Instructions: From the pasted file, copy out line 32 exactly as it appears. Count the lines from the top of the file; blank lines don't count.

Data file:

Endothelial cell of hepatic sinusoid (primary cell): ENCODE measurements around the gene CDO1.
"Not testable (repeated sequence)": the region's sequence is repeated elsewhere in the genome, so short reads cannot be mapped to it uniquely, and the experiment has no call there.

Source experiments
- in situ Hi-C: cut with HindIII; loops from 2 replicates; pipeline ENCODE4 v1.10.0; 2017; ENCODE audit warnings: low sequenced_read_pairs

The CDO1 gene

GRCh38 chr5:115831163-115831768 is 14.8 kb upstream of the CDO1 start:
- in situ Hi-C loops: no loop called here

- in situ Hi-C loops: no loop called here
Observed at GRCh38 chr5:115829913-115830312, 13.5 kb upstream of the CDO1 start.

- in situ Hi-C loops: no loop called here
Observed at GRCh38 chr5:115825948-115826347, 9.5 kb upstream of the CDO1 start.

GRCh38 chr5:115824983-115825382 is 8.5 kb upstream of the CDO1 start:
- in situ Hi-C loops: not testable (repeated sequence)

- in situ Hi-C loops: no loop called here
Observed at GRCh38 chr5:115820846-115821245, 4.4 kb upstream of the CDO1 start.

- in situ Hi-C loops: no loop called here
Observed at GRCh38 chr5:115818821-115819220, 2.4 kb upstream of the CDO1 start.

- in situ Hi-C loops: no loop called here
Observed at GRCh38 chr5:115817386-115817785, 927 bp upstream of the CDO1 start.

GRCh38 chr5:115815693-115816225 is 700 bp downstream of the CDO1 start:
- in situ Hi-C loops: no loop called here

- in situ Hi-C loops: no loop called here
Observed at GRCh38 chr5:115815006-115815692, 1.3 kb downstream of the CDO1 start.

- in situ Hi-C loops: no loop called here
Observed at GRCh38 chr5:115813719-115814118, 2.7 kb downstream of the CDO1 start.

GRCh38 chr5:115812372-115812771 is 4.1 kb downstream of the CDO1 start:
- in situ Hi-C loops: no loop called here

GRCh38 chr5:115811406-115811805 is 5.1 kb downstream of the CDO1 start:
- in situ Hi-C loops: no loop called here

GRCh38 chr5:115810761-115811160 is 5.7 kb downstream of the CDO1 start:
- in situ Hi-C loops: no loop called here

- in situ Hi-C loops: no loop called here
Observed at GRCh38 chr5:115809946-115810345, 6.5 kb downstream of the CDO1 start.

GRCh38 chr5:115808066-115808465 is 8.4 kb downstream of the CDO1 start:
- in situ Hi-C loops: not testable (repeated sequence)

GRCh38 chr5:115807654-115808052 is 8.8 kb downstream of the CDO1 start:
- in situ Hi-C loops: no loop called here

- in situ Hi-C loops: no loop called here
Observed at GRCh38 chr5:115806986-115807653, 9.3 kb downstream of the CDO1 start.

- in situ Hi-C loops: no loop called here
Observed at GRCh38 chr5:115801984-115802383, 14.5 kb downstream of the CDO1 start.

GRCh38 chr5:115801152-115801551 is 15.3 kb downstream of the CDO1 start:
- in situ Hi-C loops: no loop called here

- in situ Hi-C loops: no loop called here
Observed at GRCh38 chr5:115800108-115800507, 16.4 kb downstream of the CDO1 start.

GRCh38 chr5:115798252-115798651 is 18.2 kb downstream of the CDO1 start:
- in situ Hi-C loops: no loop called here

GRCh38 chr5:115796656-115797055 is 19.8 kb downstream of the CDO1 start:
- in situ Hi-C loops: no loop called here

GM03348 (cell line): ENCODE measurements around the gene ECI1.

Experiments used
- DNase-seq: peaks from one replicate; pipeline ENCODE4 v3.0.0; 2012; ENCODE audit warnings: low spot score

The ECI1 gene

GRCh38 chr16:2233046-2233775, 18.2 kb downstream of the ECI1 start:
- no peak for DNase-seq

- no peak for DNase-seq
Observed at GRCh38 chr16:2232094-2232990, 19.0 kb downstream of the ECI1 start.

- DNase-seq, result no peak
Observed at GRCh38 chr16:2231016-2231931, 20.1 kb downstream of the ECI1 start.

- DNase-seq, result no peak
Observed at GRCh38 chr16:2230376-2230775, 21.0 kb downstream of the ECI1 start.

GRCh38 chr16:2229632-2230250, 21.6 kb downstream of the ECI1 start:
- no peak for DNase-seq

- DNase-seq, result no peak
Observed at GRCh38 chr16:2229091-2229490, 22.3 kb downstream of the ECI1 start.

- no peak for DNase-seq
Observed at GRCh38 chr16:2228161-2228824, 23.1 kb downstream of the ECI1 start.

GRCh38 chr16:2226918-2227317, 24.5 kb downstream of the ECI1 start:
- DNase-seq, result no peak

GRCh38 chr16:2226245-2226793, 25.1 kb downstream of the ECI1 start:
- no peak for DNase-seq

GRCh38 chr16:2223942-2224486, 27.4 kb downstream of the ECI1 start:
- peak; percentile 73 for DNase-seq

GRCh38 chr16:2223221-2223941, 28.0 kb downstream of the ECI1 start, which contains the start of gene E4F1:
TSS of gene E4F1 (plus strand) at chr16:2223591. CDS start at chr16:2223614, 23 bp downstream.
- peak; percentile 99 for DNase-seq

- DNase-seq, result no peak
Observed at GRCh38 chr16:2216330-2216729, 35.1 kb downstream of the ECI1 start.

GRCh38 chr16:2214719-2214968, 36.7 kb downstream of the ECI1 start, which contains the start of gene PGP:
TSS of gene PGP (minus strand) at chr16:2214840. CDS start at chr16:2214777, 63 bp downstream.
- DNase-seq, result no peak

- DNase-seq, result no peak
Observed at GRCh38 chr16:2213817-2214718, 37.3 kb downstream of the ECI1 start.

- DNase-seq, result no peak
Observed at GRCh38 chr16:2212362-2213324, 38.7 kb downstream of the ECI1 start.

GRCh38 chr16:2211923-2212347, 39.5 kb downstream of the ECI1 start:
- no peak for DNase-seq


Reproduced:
- in situ Hi-C loops: no loop called here